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June 6, 2005.

In re SUPREMA SPECIALTIES, INC., et al., Chapter 7, Debtors. JACK G. GAGLIO and MATHILDA McBRIDE, Appellants,
KENNETH P. SILVERMAN, ESQ., Chapter 7 Trustee of Suprema Specialties, Inc., et al., Appellee.

The opinion of the court was delivered by: GERARD E. LYNCH, District Judge


Jack G. Gaglio and Mathilda McBride, appellants in these consolidated bankruptcy appeals, challenge the entry of default judgments by the Bankruptcy Court, and that Court's subsequent refusal to vacate those judgments. The decision to enter default judgments will be affirmed, but the judgments will be vacated, and the matters remanded for further proceedings with respect to the amount of damages.


  In February 2002, Suprema Specialties, Inc., and three related entities (collectively, "Suprema" or the "Debtors") filed for Chapter 11 bankruptcy protection, and shortly thereafter the proceedings were converted into Chapter 7 liquidation proceedings. The Bankruptcy Court appointed Kenneth Silverman, the appellee here, as Trustee for the bankrupt estates.

  On or about January 21, 2004, the Trustee filed a number of complaints against Gaglio, McBride, and various entities affiliated with them, commencing adversary proceedings.*fn1 It is uncontested that appellants were properly served with the complaints, and that answers were due by February 20, 2004 (or, in one of the matters, February 23, 2004). Additionally, the summonses noted that the Bankruptcy Court would hold a conference on March 17, 2004.*fn2 Neither Gaglio nor McBride either answered or requested an extension of time to answer (either from the Trustee or the Court) by the due date. Nor did appellants (or anyone acting on their behalf) appear at the scheduled March 17 conference.

  At that conference, the Trustee noted that appellants were in default, and United States Bankruptcy Judge Cornelius Blackshear directed the Trustee to serve them with a proposed Order of Default and Judgment. On April 2, 2004, the Trustee served appellants with a "Notice of Settlement of Order and Default Judgment." The notice clearly stated that the default judgment would be presented to Judge Blackshear on April 28, 2004, at 10:00 a.m., although it did not specifically require appellants to appear in court at that time.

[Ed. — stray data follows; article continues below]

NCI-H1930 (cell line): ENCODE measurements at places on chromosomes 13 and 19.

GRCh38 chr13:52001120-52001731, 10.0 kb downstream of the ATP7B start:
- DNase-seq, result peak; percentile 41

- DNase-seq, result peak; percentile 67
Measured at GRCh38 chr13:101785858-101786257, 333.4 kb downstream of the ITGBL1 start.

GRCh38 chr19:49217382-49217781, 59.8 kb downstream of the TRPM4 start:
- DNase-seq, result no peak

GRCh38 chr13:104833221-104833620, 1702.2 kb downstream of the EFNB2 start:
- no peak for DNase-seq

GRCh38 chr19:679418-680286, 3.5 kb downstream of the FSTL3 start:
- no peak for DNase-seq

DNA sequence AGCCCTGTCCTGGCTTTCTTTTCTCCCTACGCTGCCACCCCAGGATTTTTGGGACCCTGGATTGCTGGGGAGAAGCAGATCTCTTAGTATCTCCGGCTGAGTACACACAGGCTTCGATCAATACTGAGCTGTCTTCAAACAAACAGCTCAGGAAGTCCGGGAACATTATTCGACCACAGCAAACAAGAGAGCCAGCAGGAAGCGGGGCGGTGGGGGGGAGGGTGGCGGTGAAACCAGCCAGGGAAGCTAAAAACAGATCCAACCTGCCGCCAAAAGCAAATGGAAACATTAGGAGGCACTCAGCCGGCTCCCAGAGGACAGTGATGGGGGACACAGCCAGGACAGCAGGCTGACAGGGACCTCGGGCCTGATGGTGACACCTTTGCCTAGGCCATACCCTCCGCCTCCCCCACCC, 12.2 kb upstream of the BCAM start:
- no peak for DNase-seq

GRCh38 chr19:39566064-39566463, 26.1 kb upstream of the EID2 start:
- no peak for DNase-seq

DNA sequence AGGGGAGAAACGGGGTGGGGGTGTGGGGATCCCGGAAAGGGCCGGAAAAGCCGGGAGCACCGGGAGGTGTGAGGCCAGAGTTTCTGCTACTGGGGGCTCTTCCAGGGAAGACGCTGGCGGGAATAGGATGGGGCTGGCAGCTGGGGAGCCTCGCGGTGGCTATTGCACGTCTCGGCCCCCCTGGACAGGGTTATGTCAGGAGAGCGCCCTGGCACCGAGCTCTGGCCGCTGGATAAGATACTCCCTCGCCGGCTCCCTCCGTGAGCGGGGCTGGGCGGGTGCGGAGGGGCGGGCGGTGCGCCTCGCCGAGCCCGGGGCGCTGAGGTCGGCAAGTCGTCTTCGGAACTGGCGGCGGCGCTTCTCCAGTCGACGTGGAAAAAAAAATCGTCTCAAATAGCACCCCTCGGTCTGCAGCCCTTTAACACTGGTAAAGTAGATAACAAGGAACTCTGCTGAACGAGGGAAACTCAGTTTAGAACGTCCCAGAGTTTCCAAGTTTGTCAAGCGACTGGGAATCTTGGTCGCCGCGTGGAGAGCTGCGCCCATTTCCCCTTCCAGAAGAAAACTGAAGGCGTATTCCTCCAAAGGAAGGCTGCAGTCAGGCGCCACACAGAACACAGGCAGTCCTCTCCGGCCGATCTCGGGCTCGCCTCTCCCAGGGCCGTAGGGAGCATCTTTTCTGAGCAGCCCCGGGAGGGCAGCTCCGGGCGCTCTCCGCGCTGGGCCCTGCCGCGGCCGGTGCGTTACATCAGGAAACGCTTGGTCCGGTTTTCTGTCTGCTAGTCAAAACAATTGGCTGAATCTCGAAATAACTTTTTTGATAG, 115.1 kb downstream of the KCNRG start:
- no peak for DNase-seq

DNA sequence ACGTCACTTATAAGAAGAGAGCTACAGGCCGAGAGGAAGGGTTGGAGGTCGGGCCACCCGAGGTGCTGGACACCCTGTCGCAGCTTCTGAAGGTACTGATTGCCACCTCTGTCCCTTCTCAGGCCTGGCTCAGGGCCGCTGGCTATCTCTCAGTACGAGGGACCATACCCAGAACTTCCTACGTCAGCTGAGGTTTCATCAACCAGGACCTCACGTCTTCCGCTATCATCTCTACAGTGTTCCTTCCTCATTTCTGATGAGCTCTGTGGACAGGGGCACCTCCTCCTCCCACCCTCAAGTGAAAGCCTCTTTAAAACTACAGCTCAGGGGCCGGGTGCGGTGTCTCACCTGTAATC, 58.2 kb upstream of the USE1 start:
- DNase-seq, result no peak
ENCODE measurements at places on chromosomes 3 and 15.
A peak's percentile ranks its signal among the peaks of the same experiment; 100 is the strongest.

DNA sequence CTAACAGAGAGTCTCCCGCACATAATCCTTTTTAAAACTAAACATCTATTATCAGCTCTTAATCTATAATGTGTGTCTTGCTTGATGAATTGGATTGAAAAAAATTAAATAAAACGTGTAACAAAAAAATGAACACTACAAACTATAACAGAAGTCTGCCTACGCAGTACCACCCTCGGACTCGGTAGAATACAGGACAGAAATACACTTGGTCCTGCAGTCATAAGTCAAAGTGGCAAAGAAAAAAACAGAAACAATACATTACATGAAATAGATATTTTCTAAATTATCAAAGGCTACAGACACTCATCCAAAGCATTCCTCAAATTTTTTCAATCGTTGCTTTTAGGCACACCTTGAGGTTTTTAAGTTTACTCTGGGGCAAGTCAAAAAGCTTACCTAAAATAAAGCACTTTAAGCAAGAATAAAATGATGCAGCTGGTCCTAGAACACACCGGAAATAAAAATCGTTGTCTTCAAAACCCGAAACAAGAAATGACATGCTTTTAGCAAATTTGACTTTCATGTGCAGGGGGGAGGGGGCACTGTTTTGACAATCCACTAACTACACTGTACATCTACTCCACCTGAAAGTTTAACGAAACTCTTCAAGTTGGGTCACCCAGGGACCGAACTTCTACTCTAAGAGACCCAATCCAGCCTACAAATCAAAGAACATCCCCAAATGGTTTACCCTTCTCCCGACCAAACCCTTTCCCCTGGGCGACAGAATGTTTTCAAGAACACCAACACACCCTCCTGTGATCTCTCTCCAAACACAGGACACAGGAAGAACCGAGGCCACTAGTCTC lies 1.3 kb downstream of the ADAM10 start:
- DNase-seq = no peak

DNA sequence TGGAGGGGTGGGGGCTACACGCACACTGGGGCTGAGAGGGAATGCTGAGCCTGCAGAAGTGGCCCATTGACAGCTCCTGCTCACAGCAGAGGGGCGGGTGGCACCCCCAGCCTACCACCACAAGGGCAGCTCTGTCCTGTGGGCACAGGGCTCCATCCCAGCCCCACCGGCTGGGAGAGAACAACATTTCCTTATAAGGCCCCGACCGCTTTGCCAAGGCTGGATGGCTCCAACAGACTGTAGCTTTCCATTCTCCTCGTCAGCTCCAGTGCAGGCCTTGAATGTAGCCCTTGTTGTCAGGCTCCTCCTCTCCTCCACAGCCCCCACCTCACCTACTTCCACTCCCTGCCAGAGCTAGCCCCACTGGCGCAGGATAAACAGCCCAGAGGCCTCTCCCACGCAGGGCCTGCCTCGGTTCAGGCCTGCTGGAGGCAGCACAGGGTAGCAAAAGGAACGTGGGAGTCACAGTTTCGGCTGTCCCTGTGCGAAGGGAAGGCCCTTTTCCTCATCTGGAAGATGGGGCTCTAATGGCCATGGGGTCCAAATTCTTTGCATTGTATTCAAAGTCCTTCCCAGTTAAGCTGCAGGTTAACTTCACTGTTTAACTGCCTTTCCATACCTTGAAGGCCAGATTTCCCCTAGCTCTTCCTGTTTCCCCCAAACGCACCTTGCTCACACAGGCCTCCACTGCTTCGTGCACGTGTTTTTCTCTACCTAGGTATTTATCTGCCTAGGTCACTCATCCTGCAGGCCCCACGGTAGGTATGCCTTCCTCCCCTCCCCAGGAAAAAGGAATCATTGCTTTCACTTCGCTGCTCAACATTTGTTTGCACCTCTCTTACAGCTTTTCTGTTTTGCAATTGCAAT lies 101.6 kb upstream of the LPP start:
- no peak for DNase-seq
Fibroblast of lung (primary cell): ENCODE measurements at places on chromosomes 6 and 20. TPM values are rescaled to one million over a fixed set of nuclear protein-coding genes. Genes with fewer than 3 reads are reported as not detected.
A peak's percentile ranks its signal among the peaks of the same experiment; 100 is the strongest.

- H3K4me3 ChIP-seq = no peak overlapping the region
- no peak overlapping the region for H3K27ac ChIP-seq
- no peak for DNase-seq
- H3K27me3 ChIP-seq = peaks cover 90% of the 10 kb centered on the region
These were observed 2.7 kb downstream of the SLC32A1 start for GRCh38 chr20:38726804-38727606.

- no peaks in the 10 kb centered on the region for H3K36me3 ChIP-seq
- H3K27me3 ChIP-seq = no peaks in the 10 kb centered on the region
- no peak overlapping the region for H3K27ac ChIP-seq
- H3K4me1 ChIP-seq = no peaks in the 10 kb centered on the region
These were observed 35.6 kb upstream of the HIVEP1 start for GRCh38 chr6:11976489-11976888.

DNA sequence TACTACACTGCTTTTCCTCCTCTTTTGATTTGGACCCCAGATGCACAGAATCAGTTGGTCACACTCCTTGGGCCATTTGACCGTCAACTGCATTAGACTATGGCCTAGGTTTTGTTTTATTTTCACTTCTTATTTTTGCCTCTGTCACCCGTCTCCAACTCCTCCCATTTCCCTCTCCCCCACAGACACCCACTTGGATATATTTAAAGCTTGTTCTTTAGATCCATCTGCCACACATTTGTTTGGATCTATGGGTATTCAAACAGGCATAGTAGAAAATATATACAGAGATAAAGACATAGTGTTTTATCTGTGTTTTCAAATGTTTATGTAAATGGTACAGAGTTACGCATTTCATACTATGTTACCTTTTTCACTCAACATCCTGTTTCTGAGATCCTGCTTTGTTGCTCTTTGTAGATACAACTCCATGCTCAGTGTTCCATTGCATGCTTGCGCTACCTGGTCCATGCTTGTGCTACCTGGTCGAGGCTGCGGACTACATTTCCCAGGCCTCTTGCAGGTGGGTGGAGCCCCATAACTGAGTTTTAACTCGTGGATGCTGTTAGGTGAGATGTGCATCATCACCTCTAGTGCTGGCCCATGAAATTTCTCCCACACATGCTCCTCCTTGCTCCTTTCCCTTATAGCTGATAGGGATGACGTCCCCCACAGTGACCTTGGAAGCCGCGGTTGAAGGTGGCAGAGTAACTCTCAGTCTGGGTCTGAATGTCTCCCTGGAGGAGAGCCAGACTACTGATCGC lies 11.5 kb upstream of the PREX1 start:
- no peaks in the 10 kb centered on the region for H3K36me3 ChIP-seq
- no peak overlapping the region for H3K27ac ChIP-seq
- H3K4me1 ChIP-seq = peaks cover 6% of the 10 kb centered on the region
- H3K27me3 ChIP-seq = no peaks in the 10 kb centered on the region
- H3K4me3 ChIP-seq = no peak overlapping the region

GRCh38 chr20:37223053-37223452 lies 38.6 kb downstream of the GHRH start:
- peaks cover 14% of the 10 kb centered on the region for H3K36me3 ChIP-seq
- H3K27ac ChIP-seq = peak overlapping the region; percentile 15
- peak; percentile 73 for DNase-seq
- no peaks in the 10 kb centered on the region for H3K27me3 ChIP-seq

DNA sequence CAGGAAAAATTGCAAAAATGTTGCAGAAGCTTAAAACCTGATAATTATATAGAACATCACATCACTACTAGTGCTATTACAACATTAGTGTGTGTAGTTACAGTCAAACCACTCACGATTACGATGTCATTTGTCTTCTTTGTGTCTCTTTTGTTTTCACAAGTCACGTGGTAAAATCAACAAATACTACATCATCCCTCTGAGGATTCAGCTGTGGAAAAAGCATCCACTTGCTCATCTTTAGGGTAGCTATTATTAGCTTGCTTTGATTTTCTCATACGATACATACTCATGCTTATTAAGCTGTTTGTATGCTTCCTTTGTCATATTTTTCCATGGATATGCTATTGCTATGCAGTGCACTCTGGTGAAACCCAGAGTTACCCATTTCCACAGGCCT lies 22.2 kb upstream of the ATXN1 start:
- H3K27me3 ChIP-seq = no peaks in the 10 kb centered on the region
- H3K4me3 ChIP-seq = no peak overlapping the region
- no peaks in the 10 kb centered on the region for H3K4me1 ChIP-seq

On April 27, 2004, appellants, through counsel, filed an answer to the Trustee's complaint. The Trustee received actual notice of the filing by e-mail late that day.*fn3 The Trustee immediately responded that the answer was late and that Judge Blackshear had directed the Trustee to settle an order of default judgment on notice against appellants. The e-mail response explicitly stated that "That order [of default judgment] will be signed tomorrow. Accordingly, your answers are hereby rejected." (A. 418.)

  Appellants somewhat disingenuously insist that they were never notified that a hearing would be held on April 28 regarding the default. (Appellants' Br. 5-6; A. 387.) The notice they received, however, clearly indicated that the order would be "presented" to the judge for signature at a particular time, and counsel for the Trustee specifically reiterated in his e-mail that the order would be signed the next day. Nevertheless, appellants failed to appear before Judge Blackshear on April 28. At some time on that day they did file an objection to the settlement of the order. The Trustee asserts, and appellants do not dispute, that their opposition was not filed until some time after the conference was held. (A. 468.) Conversely, appellants point out that their objection was filed on April 28, and that the order granting the default judgment, although signed on April 28, was not entered on the docket until April 29, after the objection had been filed. (A. 678-79.)

  Default was duly entered, and on May 10, 2004, appellants moved to vacate the default judgment. After full briefing, and oral argument on June 10, 2004, Judge Blackshear denied the motion on June 25, 2004. This appeal followed. Appellants challenge both the original entry of the default judgment and the denial of their motion to vacate the judgment.


  I. Standard of Review